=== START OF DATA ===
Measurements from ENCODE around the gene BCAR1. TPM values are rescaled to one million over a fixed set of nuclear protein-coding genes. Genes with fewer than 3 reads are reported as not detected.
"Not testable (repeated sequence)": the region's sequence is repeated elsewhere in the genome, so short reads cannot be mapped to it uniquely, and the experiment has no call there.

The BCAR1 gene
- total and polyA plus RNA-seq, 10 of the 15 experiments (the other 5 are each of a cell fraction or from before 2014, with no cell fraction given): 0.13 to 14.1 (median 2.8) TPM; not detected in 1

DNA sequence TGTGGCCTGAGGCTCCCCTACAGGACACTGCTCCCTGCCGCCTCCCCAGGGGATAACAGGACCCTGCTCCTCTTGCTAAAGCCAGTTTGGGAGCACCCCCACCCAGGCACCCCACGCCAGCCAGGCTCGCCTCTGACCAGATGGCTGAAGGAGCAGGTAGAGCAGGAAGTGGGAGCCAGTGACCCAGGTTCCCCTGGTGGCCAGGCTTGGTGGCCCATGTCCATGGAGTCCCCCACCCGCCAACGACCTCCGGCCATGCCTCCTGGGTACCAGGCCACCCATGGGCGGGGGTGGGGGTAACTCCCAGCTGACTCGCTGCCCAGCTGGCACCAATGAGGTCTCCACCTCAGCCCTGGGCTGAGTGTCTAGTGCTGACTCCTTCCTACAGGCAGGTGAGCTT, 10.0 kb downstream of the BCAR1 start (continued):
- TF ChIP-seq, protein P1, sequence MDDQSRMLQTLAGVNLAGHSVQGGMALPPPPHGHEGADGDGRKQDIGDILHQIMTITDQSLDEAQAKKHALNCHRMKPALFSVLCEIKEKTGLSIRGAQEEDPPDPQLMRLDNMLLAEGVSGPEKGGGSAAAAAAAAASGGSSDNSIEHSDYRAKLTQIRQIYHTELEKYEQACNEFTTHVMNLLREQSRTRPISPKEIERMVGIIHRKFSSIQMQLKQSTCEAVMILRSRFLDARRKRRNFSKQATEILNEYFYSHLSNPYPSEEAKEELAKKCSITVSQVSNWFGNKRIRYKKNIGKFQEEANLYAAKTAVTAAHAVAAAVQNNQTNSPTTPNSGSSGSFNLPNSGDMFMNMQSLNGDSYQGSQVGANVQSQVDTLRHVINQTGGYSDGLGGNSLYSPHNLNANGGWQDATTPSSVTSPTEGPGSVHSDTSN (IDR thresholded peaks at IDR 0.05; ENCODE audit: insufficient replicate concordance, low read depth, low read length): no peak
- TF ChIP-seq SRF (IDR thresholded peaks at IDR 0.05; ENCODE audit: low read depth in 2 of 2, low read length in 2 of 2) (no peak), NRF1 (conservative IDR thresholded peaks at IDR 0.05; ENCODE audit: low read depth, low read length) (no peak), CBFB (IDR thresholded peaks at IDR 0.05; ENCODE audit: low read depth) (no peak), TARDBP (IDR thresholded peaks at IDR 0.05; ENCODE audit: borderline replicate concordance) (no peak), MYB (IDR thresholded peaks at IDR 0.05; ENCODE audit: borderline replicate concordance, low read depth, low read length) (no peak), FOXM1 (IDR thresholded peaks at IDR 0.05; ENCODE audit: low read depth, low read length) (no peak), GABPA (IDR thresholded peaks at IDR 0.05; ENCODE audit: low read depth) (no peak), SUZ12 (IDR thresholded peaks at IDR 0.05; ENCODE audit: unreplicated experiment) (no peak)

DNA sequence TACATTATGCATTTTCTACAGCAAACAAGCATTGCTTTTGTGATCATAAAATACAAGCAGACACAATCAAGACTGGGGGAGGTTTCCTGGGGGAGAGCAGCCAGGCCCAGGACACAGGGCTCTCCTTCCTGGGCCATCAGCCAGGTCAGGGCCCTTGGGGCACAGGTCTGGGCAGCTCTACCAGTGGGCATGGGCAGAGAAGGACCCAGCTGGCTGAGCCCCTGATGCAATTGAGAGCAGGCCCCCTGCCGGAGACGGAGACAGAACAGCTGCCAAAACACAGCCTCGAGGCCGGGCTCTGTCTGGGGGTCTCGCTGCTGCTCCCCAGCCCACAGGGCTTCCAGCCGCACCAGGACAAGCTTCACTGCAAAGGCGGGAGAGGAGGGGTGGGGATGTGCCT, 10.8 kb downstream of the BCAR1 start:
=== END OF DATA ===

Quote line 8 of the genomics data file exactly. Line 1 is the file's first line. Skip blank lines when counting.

DNA sequence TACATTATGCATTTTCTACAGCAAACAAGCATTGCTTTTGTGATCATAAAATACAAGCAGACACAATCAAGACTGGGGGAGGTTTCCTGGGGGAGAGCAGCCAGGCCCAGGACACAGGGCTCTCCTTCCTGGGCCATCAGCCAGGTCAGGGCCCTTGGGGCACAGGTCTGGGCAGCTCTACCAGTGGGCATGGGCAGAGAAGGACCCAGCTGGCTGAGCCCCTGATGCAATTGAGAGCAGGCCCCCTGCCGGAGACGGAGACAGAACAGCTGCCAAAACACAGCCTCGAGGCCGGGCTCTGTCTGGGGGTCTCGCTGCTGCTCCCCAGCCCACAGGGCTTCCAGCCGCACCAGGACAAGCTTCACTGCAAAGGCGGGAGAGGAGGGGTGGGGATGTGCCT, 10.8 kb downstream of the BCAR1 start: